Agreed, and this is something I have said in 70s debates before. The 70s material has always been critiqued from the point of view of pi**ed off rock critics who were going through the disappointment of hearing their idol record The Impossible Dream. Forty years on, it's time for a re-evaluation of that material on its own terms. There are signs of this happening, especially in the reviews of Elvis at Stax, for example. New writers are coming along with a very different perspective and are approaching this material without the disappointment of the rock critics of the 70s.


Earlier in this thread you strongly criticise this reissue, and for entirely superficial reasons, suggest the reissue shouldn't even happen.

So you want to suppress the reissue of material about which you're now stating stating "Forty years on, it's time for a re-evaluation of that material on its own terms".

A complete self-contradiction & wildly, bizarrely inconsistent, in my opinion.

Re: Legacy release coming of Elvis Live In Memphis

Thu Feb 27, 2014 4:33 pm

King Volcano wrote:
poormadpeter wrote:
frus75 wrote:
poormadpeter wrote:
Keith Richards, Jr. wrote:Poormadpeter is right. I worship Ernst's book, "A Life In Music". I only owned about three Elvis albums when I bought that book, and when I'd read it, I was so fascinated I could barely wait to hear every little damn song the man had ever recorded.

I am not interested in regular biographies anymore, but I do love books about MUSIC - the records, the songs - and like Poormadpeter says, there are VERY few books about Elvis' music. It is very unfortunate. I don't ever want to read another books about Elvis' private life but I would pay a fortune for a new book about his MUSIC, preferably written by Ernst himself.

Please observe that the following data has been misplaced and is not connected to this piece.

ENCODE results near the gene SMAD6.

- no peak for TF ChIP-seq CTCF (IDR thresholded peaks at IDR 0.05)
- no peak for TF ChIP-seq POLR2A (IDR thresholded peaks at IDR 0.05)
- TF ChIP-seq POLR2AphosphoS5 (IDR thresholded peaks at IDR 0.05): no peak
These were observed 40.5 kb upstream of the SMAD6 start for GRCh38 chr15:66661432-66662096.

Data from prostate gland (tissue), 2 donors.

I'm not sure Ernst is the right person to do it. He has worked for so long with Elvis's legacy that I think it would be like writing about a film you loved - your view is skewed and you can't necessarily distance yourself from the actual thing you're analysing. I think there needs to be a new perspective (or, at least, new in the fact the author hasn't written about Elvis professionally before). They obviously need to be aware of the recordings, but not so deeply invested in it that they can't reconsider the recognised train of thought.


And may I add that he has to be non biased.Too many times an Elvis Presley review has been made from a rock point of view, from a rock'n'roll, or Beatles or 60's point of view. Look how refreshing, surprising (and I confess that if almost matched my views) was the Friedwald Elvis appreciation essay from some years ago. Will Friedwald (on the Song Is You) takes every Sinatra album on its merits, almost totally ignoring what Tony Bennett, Dean Martin, Ella Fitzgerald or whoever was releasing at the time (not to say the Beatles, the Stones, etc.)


Agreed, and this is something I have said in 70s debates before. The 70s material has always been critiqued from the point of view of pi**ed off rock critics who were going through the disappointment of hearing their idol record The Impossible Dream. Forty years on, it's time for a re-evaluation of that material on its own terms. There are signs of this happening, especially in the reviews of Elvis at Stax, for example. New writers are coming along with a very different perspective and are approaching this material without the disappointment of the rock critics of the 70s.


Earlier in this thread you strongly criticise this reissue, and for entirely superficial reasons, suggest the reissue shouldn't even happen.